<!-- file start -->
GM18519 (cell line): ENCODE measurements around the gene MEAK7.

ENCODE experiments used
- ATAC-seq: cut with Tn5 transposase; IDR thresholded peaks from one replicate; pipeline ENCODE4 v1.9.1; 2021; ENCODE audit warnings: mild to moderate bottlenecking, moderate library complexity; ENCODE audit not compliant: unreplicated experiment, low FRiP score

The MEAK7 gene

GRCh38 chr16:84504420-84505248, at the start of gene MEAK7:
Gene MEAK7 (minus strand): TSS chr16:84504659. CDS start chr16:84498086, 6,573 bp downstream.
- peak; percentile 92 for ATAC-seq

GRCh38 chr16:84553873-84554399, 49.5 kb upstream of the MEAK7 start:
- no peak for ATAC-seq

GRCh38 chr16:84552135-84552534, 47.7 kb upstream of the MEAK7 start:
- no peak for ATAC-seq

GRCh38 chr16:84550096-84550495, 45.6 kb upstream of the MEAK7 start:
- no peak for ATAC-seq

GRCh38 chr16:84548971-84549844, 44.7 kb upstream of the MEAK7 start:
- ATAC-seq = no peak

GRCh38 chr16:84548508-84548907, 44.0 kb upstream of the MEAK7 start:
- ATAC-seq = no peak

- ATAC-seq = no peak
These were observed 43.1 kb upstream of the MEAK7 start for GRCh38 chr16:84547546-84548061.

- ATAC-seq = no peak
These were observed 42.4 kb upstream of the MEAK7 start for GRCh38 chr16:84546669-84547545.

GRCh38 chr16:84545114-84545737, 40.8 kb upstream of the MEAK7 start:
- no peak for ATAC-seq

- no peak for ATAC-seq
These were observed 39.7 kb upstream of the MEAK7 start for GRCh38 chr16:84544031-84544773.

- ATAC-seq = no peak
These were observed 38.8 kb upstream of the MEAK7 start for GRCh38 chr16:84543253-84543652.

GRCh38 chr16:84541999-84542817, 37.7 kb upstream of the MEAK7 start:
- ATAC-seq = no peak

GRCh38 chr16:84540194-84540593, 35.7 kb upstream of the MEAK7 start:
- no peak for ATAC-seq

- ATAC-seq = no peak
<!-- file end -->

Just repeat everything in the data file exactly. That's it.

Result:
GM18519 (cell line): ENCODE measurements around the gene MEAK7.

ENCODE experiments used
- ATAC-seq: cut with Tn5 transposase; IDR thresholded peaks from one replicate; pipeline ENCODE4 v1.9.1; 2021; ENCODE audit warnings: mild to moderate bottlenecking, moderate library complexity; ENCODE audit not compliant: unreplicated experiment, low FRiP score

The MEAK7 gene

GRCh38 chr16:84504420-84505248, at the start of gene MEAK7:
Gene MEAK7 (minus strand): TSS chr16:84504659. CDS start chr16:84498086, 6,573 bp downstream.
- peak; percentile 92 for ATAC-seq

GRCh38 chr16:84553873-84554399, 49.5 kb upstream of the MEAK7 start:
- no peak for ATAC-seq

GRCh38 chr16:84552135-84552534, 47.7 kb upstream of the MEAK7 start:
- no peak for ATAC-seq

GRCh38 chr16:84550096-84550495, 45.6 kb upstream of the MEAK7 start:
- no peak for ATAC-seq

GRCh38 chr16:84548971-84549844, 44.7 kb upstream of the MEAK7 start:
- ATAC-seq = no peak

GRCh38 chr16:84548508-84548907, 44.0 kb upstream of the MEAK7 start:
- ATAC-seq = no peak

- ATAC-seq = no peak
These were observed 43.1 kb upstream of the MEAK7 start for GRCh38 chr16:84547546-84548061.

- ATAC-seq = no peak
These were observed 42.4 kb upstream of the MEAK7 start for GRCh38 chr16:84546669-84547545.

GRCh38 chr16:84545114-84545737, 40.8 kb upstream of the MEAK7 start:
- no peak for ATAC-seq

- no peak for ATAC-seq
These were observed 39.7 kb upstream of the MEAK7 start for GRCh38 chr16:84544031-84544773.

- ATAC-seq = no peak
These were observed 38.8 kb upstream of the MEAK7 start for GRCh38 chr16:84543253-84543652.

GRCh38 chr16:84541999-84542817, 37.7 kb upstream of the MEAK7 start:
- ATAC-seq = no peak

GRCh38 chr16:84540194-84540593, 35.7 kb upstream of the MEAK7 start:
- no peak for ATAC-seq

- ATAC-seq = no peak